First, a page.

By Wally Kennedy
Globe Staff Writer
PINEVILLE, Mo. —
A hearing in the appeal of Sheena Eastburn before the Missouri Supreme Court has been removed from the docket and will not be heard on Feb. 28.
According to a court spokeswoman, the court did not state a reason for its action. A new date for the hearing was not set by the court.
Kent Gipson, attorney for Eastburn, said he is hopeful the court will reset the hearing date for later this spring.
A brief in support of the appeal for Eastburn — a McDonald County woman who at age 17 was charged in 1992 with first-degree murder in her ex-husband’s death and then in 1995 was sentenced to life in prison with no chance for parole — was filed in late December.
Gipson, of Kansas City, filed a motion to expedite the hearing and put it on the same track as a similar case on appeal from St. Louis. The state Supreme Court granted the motion. The cases were to be heard on Feb. 28. Now, neither case is to be heard on that date.
A spokeswoman for Missouri Attorney General Chris Koster also said the court did not state a reason for its action. The attorney general’s office will represent the state before the court.
The St. Louis case is a direct appeal case that did not ask the court to rule on the issue of “retroactivity” with regard to a June 2012 decision by the U.S. Supreme Court in Miller v. Alabama. The court ruled that the Eighth Amendment forbids sentencing that mandates life in prison without the possibility for parole for juvenile homicide offenders. The court’s decision found statutes such as that in Missouri and similar statutes in other states that permitted that sentencing to be unconstitutional.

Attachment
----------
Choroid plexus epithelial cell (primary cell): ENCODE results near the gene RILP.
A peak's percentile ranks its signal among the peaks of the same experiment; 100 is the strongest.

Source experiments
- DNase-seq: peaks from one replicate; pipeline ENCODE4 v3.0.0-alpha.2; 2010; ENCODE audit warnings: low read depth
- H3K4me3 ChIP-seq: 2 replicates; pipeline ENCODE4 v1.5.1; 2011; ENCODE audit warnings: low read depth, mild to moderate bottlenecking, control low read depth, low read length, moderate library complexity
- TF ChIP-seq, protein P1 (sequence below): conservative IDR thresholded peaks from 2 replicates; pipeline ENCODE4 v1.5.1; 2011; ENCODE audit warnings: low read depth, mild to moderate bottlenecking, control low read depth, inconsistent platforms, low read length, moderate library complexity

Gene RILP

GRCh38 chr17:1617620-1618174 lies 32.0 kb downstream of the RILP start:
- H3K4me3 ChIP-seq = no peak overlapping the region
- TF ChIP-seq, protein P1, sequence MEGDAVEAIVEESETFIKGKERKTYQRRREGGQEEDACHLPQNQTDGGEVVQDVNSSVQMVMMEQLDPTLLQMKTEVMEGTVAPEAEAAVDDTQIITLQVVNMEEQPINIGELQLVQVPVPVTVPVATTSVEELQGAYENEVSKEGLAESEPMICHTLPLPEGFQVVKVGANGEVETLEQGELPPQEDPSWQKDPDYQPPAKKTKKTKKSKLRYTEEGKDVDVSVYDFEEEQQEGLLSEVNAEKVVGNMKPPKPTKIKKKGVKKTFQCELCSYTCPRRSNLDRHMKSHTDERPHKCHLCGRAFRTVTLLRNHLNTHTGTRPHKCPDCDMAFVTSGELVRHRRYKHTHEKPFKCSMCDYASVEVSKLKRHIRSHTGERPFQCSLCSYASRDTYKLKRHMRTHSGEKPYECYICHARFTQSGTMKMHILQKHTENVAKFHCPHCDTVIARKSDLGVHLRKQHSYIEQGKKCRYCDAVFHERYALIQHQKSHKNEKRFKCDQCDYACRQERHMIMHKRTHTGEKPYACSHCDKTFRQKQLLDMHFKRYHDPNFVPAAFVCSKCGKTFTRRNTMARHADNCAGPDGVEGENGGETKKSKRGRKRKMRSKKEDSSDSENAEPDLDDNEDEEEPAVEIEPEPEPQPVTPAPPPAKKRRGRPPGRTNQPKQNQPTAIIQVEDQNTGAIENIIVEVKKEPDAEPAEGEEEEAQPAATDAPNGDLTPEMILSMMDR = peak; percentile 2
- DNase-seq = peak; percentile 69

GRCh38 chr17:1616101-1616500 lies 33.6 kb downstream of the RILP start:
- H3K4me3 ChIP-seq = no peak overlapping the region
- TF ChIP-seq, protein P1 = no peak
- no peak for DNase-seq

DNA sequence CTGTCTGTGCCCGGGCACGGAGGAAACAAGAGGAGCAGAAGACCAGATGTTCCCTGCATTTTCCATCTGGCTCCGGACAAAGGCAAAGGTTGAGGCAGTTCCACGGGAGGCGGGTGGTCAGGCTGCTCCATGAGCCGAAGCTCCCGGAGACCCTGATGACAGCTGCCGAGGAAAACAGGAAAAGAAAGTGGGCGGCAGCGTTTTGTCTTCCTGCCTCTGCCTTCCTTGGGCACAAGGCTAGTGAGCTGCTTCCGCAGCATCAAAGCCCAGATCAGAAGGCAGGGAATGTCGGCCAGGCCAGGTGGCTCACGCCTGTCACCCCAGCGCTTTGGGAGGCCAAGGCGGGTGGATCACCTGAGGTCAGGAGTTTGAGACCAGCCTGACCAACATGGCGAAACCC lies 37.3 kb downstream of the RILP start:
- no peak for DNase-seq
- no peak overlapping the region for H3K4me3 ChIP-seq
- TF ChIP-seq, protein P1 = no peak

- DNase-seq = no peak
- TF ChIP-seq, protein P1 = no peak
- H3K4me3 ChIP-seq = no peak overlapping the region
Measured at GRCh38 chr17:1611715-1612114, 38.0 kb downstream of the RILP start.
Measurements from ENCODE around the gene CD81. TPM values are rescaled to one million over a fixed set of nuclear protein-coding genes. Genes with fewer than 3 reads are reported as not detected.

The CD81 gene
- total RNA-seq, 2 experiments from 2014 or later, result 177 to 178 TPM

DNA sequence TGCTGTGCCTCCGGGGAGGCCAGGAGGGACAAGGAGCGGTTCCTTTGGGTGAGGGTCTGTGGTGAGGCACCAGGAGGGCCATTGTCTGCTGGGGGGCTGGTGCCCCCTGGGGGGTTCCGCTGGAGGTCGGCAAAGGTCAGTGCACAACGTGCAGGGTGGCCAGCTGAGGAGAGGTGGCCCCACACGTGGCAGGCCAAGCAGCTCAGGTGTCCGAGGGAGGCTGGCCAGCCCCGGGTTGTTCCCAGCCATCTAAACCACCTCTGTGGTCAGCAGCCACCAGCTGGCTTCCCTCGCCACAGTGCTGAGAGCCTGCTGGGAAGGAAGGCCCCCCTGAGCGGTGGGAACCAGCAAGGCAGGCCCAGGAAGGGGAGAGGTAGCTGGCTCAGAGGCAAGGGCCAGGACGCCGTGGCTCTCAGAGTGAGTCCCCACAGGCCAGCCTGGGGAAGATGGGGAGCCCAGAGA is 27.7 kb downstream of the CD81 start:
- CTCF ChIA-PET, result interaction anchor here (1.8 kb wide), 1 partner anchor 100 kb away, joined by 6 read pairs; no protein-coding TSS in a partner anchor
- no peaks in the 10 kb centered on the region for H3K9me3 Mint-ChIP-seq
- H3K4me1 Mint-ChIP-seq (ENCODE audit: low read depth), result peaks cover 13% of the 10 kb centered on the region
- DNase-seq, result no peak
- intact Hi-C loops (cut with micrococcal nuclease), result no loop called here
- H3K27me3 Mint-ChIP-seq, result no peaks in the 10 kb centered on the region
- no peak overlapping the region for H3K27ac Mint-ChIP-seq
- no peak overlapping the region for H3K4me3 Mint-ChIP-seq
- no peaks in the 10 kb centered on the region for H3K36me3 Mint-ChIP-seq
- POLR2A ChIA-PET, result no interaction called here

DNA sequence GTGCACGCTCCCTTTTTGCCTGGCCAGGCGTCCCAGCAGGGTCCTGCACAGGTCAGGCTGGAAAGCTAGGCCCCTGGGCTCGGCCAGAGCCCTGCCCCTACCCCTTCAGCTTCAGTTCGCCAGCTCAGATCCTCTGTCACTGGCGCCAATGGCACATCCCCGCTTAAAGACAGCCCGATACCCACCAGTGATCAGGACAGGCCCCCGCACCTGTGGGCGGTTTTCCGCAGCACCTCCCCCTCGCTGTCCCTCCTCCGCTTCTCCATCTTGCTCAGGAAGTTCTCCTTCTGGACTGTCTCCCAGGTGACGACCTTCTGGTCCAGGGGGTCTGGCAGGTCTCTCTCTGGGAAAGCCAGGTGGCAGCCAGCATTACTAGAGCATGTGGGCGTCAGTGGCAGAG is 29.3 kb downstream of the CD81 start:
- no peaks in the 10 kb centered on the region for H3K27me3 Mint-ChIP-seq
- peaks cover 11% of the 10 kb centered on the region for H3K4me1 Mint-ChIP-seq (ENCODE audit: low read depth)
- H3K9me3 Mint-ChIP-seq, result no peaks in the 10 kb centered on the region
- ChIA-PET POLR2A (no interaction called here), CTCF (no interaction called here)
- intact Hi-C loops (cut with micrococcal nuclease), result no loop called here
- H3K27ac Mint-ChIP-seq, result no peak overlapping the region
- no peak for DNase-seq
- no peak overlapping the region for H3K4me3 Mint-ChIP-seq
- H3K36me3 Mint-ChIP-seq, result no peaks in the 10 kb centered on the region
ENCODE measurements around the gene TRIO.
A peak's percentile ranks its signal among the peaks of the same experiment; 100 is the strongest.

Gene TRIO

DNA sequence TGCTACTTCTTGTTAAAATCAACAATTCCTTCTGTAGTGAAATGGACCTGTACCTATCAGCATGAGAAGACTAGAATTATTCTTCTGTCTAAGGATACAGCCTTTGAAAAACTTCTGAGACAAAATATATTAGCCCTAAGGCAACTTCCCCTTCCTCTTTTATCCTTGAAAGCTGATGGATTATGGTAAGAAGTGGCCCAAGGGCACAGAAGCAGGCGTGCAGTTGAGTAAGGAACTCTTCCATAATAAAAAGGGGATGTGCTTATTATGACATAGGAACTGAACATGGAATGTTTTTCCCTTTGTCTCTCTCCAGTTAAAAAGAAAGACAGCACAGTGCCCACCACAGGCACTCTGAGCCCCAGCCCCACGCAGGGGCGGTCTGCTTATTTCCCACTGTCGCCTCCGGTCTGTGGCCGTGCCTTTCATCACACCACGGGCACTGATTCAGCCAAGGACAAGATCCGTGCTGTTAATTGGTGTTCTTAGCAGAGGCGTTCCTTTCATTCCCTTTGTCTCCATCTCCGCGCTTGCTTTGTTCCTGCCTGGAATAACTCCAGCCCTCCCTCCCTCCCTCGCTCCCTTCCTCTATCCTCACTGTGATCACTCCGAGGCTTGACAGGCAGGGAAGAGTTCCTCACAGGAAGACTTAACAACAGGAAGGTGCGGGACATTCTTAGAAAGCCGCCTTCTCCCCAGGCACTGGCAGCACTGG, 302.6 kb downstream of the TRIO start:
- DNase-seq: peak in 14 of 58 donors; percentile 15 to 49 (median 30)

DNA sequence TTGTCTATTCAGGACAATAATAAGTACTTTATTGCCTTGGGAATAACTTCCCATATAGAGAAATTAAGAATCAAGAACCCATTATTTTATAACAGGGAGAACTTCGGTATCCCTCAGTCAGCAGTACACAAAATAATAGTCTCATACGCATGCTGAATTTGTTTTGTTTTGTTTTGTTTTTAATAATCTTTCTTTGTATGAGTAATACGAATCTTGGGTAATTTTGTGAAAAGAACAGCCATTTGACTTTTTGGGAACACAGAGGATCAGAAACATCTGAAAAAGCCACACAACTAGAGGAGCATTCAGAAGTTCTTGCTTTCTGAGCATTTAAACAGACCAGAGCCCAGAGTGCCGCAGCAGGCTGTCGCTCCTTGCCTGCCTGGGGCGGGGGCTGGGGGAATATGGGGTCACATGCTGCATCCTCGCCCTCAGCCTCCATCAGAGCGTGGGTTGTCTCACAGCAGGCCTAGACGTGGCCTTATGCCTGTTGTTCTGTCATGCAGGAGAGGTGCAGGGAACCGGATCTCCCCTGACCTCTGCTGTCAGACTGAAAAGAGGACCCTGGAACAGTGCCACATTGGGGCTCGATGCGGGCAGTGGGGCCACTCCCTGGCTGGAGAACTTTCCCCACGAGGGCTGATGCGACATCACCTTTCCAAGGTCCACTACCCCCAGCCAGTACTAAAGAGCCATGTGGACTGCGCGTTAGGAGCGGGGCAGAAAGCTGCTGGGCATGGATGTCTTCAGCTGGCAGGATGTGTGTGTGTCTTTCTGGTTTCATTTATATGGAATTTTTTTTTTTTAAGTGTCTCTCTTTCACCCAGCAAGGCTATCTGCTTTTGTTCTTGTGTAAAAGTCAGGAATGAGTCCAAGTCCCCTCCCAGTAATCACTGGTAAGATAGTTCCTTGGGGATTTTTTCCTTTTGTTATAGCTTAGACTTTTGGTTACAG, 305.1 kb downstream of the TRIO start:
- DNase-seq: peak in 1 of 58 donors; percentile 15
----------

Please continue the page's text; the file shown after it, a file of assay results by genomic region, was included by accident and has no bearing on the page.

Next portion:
After the ruling, a spokeswoman for Koster said the attorney general’s office was taking the position that the court’s decision did not apply retroactively. The Eastburn case, according to Gipson, would address that issue. The court expedited Eastburn’s hearing for that reason.
Gipson said he will argue that Eastburn’s first-degree murder conviction should be vacated and that she should be found guilty of second-degree murder. Such a ruling could open the door for Eastburn, a prisoner at Chillicothe Correctional Center, to be sentenced to life in prison with the possibility of parole.
The appeal to the high court was filed after Circuit Judge Tim Perigo in McDonald County denied a motion for a new trial that was based on claims of ineffective counsel during Eastburn’s 1995 trial.
Eastburn was accused of luring her ex-husband, Tim Eastburn, into the kitchen of his home near Rocky Comfort on Nov. 19, 1992, setting him up to be shot by Terry Banks and Matthew Myers. Myers was sentenced to 67 years in prison on a reduced charge of second-degree murder. Banks was convicted of first-degree murder and was sentenced to life without parole.
If the appeal before the Missouri Supreme Court goes forward and is upheld, the matter would revert to Circuit Judge Tim Perigo. He would be tasked with deciding whether a new trial is warranted or whether Sheena Eastburn’s conviction on the first-degree murder charge should be overturned because of the U.S. Supreme Court ruling.